then they called it the marriage of Jupiter and Juno, of Heaven and Earth [Uranos and Ge], of Saturn and Rhea: but at another time, they considered it as subsisting between subordinate and superior divinities; and then they called it the marriage of Jupiter and Ceres; but at another time, on the contrary, they beheld it as subsisting between superior and subordinate divinities; and then they called it the marriage of Jupiter and Koré. For in the gods there is one kind of communion between such as are of a co-ordinate nature; another between the subordinate and supreme; and another again between the supreme and subordinate. And it is necessary to understand the peculiarity of each, and to transfer a conjunction of this kind from the gods to the communion of ideas with each other.” And in Timæus, book i., he observes: και το την αυτην (supple ϑεαν) ἑτεροις ἣ τον αυτον ϑεον πλειοσι συζευγνυσϑαι, λαβοις αν εκ των μυστικων λογων, και των εν απορῥητοις λεγομενων ἱερων γαμων. I. e. “And that the same goddess is conjoined with other gods, or the same god with many goddesses, may be collected from the mystic
discourses, and those marriages which are called in the Mysteries Sacred Marriages.”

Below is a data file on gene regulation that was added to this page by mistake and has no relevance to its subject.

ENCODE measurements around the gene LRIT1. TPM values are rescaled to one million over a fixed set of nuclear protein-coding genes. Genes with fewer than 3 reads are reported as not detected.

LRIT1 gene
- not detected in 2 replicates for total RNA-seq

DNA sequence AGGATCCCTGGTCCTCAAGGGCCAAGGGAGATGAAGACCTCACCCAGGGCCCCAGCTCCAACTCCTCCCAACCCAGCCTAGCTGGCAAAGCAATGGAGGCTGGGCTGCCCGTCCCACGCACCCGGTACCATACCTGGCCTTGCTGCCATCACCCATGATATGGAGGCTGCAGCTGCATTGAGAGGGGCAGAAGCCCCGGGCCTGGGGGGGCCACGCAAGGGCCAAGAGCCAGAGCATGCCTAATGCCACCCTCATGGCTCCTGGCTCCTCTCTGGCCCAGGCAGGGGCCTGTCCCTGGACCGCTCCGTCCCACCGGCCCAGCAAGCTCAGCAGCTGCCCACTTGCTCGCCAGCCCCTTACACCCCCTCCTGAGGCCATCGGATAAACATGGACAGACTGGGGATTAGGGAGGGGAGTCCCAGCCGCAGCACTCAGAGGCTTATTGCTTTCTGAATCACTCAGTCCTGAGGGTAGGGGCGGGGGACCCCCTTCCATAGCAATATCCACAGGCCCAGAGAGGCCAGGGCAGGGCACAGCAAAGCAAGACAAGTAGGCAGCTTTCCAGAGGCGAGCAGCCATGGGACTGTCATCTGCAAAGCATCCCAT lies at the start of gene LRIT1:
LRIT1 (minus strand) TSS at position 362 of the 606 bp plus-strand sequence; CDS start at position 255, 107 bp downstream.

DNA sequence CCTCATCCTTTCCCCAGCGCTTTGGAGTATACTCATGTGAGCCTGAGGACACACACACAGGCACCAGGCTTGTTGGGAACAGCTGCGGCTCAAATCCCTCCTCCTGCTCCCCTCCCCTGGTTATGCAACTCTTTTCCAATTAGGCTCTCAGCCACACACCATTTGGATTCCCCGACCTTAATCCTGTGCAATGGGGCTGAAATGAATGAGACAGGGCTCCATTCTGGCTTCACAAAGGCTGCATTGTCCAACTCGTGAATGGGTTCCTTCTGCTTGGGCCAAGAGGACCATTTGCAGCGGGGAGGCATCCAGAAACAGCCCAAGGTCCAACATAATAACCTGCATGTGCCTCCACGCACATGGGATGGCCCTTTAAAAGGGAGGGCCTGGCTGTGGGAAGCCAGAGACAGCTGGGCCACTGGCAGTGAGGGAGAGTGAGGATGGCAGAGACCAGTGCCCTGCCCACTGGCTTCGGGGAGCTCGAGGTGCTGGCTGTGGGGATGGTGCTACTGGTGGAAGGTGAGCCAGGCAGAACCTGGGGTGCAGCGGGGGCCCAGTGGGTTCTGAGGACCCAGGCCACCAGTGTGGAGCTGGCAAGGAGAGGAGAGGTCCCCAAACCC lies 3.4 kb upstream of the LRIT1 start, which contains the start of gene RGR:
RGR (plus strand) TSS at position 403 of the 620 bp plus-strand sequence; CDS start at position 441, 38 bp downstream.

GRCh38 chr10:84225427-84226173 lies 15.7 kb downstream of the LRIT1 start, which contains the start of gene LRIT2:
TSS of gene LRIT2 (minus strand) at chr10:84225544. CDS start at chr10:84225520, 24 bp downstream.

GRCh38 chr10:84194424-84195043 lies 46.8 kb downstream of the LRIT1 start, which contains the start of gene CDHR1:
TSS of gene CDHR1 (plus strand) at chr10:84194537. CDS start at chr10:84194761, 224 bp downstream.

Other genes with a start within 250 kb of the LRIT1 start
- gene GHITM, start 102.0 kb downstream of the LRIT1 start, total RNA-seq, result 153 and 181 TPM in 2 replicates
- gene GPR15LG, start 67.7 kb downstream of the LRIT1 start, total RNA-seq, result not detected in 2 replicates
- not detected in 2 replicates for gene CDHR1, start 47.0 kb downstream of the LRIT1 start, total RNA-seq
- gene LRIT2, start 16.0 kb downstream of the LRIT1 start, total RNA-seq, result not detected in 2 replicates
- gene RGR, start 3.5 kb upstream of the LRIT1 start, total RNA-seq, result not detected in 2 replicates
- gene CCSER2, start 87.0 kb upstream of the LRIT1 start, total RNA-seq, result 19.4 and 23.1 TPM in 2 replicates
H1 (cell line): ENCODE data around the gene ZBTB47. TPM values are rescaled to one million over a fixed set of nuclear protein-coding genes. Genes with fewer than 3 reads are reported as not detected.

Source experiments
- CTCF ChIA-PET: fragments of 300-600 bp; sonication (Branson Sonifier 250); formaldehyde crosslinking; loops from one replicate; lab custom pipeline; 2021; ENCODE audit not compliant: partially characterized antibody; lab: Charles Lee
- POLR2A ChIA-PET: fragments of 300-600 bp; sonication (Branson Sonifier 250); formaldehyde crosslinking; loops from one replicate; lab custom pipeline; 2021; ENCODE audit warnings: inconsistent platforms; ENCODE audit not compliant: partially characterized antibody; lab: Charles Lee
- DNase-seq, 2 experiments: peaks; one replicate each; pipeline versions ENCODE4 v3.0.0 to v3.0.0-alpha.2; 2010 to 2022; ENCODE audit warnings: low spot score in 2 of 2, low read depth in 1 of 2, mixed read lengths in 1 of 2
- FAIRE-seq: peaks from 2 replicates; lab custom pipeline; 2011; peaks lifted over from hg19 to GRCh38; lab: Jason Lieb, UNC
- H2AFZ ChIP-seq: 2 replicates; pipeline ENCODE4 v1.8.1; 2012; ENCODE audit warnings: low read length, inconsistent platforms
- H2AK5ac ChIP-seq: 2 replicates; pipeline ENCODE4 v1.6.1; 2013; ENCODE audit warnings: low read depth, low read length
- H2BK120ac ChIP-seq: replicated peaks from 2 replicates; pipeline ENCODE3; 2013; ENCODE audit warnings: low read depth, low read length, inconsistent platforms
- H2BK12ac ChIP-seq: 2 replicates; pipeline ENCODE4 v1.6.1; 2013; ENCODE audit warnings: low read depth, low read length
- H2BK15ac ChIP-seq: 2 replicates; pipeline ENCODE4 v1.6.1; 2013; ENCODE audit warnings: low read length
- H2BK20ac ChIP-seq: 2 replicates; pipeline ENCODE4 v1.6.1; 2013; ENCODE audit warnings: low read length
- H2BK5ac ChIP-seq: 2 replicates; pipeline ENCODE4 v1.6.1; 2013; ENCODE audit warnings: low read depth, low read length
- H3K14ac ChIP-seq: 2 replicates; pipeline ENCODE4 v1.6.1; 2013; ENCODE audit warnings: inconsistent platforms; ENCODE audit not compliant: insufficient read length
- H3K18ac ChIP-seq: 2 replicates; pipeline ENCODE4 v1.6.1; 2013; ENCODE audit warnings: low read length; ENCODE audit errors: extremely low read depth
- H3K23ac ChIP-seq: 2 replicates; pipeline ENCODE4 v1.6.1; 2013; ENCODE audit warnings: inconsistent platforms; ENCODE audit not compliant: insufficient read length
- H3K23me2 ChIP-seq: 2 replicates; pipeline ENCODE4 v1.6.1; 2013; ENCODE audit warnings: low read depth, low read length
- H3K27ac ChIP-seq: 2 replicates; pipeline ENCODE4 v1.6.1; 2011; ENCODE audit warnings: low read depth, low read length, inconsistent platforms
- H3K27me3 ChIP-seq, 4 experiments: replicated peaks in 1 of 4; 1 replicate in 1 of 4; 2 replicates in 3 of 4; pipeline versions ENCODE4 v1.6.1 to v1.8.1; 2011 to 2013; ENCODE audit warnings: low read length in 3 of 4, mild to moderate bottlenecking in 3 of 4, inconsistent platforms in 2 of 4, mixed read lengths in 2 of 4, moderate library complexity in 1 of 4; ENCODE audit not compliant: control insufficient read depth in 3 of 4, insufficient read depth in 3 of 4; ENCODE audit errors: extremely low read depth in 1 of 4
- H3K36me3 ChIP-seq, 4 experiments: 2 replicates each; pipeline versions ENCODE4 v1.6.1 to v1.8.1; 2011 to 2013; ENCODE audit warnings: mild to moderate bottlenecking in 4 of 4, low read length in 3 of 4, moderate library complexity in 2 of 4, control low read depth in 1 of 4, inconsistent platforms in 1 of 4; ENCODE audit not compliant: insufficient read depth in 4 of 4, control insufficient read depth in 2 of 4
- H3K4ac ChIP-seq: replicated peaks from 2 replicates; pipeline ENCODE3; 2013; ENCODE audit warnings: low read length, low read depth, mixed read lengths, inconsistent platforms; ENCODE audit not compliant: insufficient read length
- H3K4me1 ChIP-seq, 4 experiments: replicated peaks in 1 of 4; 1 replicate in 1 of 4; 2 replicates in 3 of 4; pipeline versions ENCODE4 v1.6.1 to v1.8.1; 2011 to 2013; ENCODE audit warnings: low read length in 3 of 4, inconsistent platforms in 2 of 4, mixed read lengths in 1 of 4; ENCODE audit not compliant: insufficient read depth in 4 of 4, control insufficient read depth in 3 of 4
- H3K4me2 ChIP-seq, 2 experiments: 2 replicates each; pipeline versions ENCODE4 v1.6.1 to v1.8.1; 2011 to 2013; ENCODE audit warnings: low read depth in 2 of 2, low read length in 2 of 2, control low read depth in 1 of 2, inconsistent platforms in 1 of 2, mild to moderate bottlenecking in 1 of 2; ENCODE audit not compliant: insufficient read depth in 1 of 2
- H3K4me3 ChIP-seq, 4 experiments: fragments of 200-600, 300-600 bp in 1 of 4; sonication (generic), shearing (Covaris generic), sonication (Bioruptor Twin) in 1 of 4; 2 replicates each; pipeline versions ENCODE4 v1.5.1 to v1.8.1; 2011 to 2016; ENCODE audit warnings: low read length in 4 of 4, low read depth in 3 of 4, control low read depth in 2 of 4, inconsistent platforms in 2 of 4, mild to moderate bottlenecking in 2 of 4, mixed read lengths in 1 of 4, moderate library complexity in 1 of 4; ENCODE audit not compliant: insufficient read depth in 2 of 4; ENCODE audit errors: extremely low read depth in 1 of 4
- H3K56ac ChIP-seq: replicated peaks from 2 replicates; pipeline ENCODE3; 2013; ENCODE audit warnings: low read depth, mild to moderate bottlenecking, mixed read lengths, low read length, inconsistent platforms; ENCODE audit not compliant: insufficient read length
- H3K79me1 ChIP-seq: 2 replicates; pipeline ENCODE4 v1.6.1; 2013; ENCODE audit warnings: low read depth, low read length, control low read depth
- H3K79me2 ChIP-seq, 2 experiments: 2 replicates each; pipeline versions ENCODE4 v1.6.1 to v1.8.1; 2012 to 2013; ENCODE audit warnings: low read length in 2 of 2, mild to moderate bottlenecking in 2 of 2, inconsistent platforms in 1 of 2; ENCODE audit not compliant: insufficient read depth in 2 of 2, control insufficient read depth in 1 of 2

Thus far the divine Proclus; from the first of which passages the reader may perceive how adultery and rapes, as represented in the machinery of the Mysteries, are to be understood when applied to the gods; and that they mean nothing more than a communication of divine energies, either between a superior and subordinate, or subordinate and superior, divinity. I only add that the apparent indecency of these exhibitions was, as I have already observed, exclusive of its mystic meaning, designed as a remedy for the passions of the soul: and hence mystic ceremonies were very properly called ακεα, akea, medicines, by the obscure and noble Heracleitus. *
Sacrifice of a Pig.
229:* Dæmons, divinities, spirits; a term formerly applied to all rational beings, good or bad, other than mortals.
231:* I. e. a representation of them.
237:* Iamblichus: De Mysteriis.